Parkrun mum Lorraine falls into step with Paralympic champ Jonnie
As a devoted member of parkrun, Lorraine Isaac thinks nothing of running 5km in her local park each Saturday. But when she met Paralympic sprinter Jonnie Peacock as part of a video shoot for The National Lottery, the gold medal winner made a surprising admission.
Lorraine said, “Jonnie joked that he couldn’t run 5km. He said ‘I’m built for speed, not distance’.”
She added, “He’s just a really nice guy – down to earth and happy to chat. A few people stopped him for selfies and he was just lovely.”
For Lorraine, running is a family affair involving 3 generations of her family. Her 82-year-old father Bob, her husband David and her daughter Amie, regularly accompany her to parkrun events near their home in Leicestershire.
Lorraine, 55, was first off the blocks, running (or rather running and walking) her first parkrun in 2014. The retired business analyst said, “I’d lost some weight and wanted to keep it off. I knew I couldn’t run a full 5km, so I tried parkrun and never looked back.”
Parkrun, for the uninitiated, is a free weekly community event held in parks and open spaces around the world. The initiative, which has been supported with £3.6Million of funding over the past 8 years thanks to National Lottery players, is a positive, welcoming and inclusive experience. There is no time limit to complete the course and no one finishes last because volunteer ‘tail walkers’ ensure no one is left behind or crosses the line last. It doesn’t matter if you walk, jog, run, volunteer or spectate – the emphasis is on having fun, getting fitter and making friends.
Lorraine’s involvement in parkrun has deepened considerably since she took part in her first event. She has 140 runs under her belt and is now one of the run directors at the 8-month old parkrun at Watermead Country Park north of Leicester.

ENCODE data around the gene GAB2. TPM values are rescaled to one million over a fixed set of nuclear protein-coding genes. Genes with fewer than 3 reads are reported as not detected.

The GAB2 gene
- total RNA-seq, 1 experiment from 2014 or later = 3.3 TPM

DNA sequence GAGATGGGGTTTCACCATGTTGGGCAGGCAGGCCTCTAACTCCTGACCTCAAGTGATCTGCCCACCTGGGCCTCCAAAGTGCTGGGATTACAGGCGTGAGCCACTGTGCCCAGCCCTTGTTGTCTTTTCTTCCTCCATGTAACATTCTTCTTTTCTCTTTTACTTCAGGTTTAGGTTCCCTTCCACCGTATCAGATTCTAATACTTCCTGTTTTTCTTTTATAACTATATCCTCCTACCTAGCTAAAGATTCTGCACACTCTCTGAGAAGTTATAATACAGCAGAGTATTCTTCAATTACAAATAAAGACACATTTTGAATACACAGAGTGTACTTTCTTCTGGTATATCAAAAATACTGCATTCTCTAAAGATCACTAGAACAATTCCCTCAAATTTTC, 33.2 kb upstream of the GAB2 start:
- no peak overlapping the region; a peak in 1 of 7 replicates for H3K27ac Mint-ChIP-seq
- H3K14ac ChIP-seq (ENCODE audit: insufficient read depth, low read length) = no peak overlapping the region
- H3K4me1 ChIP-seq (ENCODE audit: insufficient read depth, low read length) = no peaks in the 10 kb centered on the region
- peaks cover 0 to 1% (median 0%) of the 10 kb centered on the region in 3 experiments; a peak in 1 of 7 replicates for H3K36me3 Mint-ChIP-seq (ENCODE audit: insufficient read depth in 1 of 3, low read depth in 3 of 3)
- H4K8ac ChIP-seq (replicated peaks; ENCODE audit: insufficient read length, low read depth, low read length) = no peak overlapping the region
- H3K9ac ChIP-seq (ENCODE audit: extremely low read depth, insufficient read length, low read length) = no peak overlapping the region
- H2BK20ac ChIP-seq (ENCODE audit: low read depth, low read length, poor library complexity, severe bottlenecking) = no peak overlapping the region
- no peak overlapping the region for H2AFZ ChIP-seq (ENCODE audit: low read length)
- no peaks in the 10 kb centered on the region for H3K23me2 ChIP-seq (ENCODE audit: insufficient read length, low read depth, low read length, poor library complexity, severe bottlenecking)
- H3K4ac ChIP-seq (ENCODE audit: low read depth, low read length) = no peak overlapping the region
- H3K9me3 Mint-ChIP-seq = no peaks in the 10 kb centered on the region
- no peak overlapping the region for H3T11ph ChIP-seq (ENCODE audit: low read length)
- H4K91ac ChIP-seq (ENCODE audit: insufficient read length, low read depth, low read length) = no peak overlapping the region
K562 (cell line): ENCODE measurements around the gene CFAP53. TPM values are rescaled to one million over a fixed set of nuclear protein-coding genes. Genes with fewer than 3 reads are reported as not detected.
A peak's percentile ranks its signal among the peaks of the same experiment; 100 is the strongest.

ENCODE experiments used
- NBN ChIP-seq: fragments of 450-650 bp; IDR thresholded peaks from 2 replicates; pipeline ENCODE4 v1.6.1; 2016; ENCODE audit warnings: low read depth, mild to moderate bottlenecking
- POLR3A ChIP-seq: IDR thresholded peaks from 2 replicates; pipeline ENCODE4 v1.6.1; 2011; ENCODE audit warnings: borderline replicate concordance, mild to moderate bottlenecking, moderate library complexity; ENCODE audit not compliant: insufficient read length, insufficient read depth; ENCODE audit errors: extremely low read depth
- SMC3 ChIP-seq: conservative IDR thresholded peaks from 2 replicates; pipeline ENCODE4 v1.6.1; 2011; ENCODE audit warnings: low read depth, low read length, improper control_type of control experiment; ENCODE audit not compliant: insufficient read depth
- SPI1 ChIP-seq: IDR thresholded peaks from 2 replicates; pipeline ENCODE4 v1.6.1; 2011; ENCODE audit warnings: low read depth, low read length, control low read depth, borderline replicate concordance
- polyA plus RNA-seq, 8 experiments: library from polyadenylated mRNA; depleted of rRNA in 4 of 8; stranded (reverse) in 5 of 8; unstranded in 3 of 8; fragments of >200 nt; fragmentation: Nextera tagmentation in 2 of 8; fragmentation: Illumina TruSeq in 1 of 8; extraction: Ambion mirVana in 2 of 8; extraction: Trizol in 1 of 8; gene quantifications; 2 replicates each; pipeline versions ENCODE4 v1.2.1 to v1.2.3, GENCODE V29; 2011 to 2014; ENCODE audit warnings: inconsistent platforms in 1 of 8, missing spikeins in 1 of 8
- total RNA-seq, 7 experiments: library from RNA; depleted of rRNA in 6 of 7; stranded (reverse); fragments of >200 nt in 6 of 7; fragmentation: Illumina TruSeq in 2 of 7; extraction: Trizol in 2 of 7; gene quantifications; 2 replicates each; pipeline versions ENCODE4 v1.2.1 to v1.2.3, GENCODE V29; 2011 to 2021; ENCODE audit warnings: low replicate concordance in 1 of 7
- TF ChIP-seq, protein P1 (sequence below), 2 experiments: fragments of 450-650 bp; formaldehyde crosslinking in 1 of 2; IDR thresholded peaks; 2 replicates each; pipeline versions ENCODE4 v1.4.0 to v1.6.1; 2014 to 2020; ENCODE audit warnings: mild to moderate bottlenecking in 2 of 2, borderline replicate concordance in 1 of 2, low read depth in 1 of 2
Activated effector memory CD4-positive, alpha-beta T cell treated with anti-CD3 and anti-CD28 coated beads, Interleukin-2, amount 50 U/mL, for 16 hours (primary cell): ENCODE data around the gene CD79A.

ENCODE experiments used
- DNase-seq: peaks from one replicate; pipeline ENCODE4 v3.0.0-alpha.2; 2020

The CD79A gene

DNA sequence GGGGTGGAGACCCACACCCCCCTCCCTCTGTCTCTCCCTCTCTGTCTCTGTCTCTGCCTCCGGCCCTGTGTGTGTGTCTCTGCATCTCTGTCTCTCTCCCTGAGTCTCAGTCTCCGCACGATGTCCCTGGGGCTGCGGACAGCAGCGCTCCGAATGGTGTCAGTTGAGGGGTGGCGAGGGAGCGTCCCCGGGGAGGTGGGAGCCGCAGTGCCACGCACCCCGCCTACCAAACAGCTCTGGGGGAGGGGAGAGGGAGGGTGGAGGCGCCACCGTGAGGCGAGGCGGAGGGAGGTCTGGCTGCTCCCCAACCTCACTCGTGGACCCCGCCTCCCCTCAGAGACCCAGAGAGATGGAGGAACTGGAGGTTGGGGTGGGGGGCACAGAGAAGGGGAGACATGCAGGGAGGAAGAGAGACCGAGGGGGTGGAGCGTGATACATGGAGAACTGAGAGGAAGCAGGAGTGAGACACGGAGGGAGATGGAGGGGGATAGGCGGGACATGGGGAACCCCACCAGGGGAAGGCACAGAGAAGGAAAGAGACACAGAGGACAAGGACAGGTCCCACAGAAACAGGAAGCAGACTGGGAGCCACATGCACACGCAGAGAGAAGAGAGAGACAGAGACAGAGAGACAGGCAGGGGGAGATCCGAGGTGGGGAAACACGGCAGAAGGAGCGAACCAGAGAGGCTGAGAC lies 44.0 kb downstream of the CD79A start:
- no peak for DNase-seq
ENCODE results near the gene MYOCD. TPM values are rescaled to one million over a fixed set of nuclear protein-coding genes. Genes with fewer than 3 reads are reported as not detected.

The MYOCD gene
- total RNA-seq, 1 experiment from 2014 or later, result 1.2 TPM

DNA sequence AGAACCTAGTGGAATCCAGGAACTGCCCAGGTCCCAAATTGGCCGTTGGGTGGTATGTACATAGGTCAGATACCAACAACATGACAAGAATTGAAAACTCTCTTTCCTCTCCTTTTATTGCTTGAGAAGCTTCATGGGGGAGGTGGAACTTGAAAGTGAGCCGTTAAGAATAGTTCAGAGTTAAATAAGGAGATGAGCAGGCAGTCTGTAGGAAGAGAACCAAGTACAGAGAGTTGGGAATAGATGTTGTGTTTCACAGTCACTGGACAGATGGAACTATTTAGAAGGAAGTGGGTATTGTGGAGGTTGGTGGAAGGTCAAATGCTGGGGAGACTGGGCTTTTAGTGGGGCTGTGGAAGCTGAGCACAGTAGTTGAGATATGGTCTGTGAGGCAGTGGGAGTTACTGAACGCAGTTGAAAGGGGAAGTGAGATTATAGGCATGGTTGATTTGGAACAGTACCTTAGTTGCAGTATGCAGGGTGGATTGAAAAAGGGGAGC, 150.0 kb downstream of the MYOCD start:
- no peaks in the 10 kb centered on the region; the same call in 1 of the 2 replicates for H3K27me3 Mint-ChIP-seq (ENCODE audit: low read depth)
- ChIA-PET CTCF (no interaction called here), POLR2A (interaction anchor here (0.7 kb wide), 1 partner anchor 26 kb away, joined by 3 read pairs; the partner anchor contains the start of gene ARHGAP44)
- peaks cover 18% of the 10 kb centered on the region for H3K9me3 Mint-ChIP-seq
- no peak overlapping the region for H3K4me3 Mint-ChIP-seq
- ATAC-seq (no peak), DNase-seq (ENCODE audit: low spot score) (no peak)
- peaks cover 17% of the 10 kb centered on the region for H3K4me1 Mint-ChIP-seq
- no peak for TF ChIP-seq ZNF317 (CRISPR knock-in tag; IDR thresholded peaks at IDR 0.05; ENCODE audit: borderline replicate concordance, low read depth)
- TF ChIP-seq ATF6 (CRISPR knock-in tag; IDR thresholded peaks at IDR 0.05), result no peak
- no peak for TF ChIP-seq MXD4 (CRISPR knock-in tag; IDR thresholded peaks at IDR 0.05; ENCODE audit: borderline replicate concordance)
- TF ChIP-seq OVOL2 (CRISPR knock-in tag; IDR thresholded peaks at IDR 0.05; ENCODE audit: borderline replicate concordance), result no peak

Daughter Amie, 23, was a reluctant participant at first, but parkrun has become an important part of her life. She was still a teenager when Lorraine started taking her – “I had to drag her there crying” – but she has become a passionate runner and, like her mother, is now a run director at Watermead Country Park.
As well as boosting her fitness – Amie now runs the 5km parkrun course in an impressive 26 minutes – her participation has helped her confidence enormously. Lorraine said, “When you’re in the run director role you have to talk to the runners and speaking in public is not an easy thing. She fell into it and made it her own; she can grab their attention.
Lorraine added, “The confidence Amie has gained through parkrun has transferred to other parts of her life. She was quite insular when she was doing her law degree, but she’s gone on to do a masters and now has her first legal job. I’ve seen her blossom into a confident young lady from a very anxious, very angsty teenager.”
A more recent parkrun recruit is Lorraine’s father, Bob. Lorraine said, “We lost my mum to Covid and dad was very lonely on his own. I told him to come to parkrun – to just come along and watch. He grumbled at first, but agreed to be a volunteer. People ran past and said ‘thank you marshal’ and all of sudden he was talking to people.”
Bob has become friends with a group of runners in their 80s and regularly joins the parkrun gang when it goes to a local pub for breakfast after the Saturday morning run. Lorraine said, “He really enjoys it. It’s given him a reason to look forward to the weekend."
5th August 2022
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